Accounting software is going to show who and when you paid for maintenance services. It might show when you purchased tires or oil changes. Accounting software is not going to show maintenance logs.
The keys to a successful audit are simple: have your information and records handy, and be able to provide what they ask for immediately. That’s the power of computers. They’re built to do that.
Shoeboxes Vs. Systems
It’s obvious that a better solution than the shoebox is a software program that can handle these audits.
What every trucking concern needs, regardless of size, is a system that covers all of those audits. Because each number in your business applies to all of them. Your mileage reports apply to your company expenses, your IFTA filing, and your maintenance of brakes and tires. Your dispatches include routings through different states and/or provinces, which apply to IFTA tax rates.
The complete trucking business software is going to prepare for all three audits. Using stand-alone products or this accounting software and that maintenance records program that won’t integrate means more work at a desk and therefore, less time making money on the road.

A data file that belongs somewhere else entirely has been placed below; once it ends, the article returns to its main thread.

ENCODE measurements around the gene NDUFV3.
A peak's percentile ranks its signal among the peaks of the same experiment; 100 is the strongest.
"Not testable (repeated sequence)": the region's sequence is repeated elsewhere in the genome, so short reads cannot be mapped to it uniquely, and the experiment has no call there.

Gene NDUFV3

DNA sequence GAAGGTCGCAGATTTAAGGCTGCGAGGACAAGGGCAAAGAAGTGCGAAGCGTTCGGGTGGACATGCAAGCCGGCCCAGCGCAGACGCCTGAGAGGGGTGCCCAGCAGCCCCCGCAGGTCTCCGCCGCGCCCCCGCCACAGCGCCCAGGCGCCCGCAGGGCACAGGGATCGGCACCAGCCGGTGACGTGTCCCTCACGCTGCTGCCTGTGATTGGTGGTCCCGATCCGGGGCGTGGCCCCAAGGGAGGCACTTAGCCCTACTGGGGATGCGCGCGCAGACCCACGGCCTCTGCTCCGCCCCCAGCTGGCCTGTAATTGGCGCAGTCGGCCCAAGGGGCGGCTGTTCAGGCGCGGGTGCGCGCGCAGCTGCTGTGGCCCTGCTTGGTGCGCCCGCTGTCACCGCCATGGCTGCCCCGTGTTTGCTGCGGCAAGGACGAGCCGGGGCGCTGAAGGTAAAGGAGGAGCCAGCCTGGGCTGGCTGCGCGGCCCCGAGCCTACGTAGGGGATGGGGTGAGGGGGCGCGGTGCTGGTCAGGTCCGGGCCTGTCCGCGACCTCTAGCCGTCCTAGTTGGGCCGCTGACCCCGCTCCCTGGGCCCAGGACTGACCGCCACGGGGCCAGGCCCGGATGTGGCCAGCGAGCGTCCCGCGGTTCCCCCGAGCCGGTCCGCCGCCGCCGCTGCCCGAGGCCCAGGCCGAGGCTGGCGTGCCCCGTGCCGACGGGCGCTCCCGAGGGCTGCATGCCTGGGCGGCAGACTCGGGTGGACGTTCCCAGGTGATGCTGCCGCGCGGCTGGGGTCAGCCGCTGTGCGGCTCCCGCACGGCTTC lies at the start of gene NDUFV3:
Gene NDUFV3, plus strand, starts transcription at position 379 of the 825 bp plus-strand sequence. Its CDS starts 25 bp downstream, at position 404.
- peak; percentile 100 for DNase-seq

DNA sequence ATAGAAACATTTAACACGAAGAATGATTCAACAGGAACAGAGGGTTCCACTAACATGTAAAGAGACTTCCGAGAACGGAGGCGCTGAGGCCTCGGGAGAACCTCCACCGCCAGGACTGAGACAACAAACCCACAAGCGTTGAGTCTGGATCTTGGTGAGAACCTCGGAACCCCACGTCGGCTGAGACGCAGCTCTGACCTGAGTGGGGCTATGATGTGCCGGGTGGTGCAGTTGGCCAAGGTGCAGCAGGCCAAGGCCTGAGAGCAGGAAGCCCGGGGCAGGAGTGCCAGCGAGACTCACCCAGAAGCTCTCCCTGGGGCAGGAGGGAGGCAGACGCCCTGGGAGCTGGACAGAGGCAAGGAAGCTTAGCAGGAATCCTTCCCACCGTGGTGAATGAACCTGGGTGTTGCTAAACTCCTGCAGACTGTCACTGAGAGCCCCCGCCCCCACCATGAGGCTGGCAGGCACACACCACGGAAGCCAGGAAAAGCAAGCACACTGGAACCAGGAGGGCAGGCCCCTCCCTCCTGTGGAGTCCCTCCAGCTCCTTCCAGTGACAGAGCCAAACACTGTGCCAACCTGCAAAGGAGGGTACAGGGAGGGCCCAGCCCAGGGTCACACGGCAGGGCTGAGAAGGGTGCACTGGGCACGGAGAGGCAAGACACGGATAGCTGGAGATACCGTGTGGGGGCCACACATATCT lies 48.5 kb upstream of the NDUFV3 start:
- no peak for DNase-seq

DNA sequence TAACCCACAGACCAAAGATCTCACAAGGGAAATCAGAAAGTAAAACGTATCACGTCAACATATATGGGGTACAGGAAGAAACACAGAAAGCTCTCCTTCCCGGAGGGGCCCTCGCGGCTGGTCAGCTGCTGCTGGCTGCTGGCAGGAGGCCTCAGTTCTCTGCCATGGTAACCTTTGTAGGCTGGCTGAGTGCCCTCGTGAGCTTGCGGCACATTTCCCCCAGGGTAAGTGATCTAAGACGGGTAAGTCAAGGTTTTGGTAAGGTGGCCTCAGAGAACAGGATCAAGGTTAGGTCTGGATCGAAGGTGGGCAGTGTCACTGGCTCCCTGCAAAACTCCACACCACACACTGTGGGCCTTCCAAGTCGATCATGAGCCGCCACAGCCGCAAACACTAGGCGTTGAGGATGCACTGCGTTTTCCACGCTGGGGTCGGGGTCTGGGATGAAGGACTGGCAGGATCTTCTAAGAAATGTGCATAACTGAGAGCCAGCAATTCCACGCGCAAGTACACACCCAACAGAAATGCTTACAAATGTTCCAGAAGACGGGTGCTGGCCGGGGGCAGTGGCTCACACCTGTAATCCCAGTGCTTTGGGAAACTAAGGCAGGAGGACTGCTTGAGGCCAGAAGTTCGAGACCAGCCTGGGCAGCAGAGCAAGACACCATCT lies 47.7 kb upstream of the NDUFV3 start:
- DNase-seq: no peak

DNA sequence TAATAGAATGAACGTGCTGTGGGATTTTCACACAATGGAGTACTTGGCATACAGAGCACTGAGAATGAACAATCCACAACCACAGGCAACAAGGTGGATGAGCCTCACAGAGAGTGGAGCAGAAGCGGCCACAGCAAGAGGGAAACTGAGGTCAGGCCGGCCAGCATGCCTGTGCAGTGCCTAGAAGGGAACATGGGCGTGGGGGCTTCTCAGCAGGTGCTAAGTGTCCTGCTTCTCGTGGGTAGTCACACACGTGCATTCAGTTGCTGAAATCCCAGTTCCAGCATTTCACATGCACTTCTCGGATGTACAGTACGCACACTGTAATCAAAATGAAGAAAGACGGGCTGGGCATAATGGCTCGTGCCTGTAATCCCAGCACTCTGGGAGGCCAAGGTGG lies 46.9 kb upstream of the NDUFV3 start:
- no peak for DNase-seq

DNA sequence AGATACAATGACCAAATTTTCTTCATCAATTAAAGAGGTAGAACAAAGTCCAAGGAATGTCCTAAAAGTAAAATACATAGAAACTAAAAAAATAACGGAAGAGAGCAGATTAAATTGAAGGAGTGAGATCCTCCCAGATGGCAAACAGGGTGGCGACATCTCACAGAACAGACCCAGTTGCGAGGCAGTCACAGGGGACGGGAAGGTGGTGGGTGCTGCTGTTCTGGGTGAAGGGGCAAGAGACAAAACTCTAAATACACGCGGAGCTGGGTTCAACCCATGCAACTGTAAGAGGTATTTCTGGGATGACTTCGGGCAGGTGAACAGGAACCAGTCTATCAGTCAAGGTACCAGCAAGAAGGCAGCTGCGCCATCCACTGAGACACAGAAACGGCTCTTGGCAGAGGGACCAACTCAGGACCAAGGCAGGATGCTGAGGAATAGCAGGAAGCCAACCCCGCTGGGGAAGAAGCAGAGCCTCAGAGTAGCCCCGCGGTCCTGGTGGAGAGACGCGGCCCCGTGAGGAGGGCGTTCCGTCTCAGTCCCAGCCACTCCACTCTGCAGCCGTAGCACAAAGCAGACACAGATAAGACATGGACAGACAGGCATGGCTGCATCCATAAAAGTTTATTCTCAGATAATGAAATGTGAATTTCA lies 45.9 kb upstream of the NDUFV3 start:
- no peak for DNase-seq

This is where TruckingOffice makes all the difference
Whatever type of audit, TruckingOffice has the data you need to face an audit with confidence. That data collection starts with the dispatch, flows through the trip with expense records to delivery, then sends a BOL along with the invoice. Maintenance records are kept along with those expense records but also allow scheduling of future equipment maintenance.
All with the same numbers. You enter everything once, and TruckingOffice does all the rest.
You won’t have to worry about the audit. You’ll be ready to provide everything they need.*
Audits are most stressful for owner-operators. TruckingOffice software provides owner-operators with the peace of mind that they’re ready.
To find out more about the ways trucking software can benefit owner-operators regarding taxes and in other aspects of the business, start your free trial with TruckingOffice today!
*While we are confident in our software that it meets accounting standards, this article is not professional legal or accounting advice. If you have questions, you may want to contact a local professional for audit support.